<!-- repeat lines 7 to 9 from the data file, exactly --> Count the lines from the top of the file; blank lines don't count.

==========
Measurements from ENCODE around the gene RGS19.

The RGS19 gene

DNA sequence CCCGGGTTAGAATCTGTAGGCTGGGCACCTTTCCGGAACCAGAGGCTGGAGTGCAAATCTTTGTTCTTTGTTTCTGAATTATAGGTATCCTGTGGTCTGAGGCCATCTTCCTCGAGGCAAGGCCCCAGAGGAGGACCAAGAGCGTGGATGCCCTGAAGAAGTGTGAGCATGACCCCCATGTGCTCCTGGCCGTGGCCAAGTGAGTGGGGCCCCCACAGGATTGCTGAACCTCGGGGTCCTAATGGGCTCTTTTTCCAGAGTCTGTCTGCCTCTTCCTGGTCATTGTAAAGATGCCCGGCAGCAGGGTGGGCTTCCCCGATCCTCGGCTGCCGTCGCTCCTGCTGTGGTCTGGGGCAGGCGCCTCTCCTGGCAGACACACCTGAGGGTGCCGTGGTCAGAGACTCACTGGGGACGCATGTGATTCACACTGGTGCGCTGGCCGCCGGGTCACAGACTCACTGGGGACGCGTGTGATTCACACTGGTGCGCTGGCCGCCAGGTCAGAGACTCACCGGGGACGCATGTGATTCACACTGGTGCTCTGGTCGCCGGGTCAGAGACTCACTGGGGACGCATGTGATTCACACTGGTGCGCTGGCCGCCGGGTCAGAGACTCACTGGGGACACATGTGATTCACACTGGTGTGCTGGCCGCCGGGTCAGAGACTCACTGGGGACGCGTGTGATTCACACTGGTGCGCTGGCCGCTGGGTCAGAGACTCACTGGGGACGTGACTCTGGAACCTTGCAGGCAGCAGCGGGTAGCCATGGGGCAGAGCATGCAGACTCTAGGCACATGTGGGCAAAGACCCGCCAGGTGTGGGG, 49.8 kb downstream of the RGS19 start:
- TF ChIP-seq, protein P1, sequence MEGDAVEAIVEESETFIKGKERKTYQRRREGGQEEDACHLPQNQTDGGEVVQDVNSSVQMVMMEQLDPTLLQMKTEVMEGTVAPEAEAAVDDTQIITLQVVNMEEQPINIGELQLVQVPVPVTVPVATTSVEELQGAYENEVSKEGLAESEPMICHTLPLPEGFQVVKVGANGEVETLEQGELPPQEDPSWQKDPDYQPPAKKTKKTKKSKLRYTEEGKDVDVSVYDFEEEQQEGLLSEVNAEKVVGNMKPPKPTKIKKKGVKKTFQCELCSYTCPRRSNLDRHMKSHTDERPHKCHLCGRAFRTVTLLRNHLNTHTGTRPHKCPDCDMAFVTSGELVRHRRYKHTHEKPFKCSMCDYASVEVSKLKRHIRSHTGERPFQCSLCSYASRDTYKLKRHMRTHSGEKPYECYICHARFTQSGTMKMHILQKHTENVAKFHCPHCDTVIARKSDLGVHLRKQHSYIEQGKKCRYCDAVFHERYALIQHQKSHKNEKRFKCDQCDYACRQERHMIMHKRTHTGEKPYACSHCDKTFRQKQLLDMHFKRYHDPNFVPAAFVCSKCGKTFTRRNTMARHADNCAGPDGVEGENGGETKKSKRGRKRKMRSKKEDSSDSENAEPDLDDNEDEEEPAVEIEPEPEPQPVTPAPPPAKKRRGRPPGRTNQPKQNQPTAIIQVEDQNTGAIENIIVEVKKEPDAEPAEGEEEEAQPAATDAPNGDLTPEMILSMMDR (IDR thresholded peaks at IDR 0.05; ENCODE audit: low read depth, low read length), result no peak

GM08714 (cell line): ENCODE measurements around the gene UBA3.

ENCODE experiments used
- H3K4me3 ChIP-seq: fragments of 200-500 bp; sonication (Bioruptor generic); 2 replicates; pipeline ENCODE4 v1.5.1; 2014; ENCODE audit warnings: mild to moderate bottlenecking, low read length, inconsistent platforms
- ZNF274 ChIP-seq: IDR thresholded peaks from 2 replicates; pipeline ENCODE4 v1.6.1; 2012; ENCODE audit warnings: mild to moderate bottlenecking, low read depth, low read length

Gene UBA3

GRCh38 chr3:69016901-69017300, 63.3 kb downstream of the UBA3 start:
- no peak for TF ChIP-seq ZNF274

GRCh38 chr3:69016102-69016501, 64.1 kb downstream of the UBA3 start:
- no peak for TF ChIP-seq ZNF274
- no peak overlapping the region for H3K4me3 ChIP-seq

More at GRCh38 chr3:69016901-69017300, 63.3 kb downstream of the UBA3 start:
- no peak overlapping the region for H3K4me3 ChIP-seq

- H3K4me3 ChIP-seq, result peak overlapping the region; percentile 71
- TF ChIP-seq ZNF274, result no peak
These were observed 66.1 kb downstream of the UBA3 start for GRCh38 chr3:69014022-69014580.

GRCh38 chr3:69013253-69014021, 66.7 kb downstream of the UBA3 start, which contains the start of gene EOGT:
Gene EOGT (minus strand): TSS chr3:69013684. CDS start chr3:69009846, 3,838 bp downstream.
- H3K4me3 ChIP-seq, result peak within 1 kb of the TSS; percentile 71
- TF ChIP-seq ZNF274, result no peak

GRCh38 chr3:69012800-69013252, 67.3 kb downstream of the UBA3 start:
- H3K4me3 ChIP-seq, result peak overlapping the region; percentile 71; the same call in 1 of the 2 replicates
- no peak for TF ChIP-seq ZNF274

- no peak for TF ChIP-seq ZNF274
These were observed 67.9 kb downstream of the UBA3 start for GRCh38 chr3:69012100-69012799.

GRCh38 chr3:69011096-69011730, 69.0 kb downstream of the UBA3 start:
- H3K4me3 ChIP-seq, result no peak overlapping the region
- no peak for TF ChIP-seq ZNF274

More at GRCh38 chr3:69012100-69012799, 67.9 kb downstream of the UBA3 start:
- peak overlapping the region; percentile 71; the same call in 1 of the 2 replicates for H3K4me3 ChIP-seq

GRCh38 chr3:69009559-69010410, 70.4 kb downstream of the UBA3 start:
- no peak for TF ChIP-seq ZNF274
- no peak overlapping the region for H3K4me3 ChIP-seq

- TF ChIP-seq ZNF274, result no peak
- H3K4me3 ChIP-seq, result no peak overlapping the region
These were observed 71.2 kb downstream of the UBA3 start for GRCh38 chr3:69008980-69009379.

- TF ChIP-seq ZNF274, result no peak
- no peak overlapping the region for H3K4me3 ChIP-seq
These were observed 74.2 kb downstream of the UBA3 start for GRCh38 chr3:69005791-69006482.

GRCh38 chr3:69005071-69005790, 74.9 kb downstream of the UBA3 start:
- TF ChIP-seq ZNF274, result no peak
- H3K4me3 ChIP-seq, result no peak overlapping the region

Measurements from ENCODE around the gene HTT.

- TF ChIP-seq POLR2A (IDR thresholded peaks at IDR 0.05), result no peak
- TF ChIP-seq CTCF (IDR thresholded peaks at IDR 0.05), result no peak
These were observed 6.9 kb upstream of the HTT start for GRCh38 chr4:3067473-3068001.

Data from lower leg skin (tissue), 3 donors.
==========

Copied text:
- H3K4me3 ChIP-seq: fragments of 200-500 bp; sonication (Bioruptor generic); 2 replicates; pipeline ENCODE4 v1.5.1; 2014; ENCODE audit warnings: mild to moderate bottlenecking, low read length, inconsistent platforms
- ZNF274 ChIP-seq: IDR thresholded peaks from 2 replicates; pipeline ENCODE4 v1.6.1; 2012; ENCODE audit warnings: mild to moderate bottlenecking, low read depth, low read length

Gene UBA3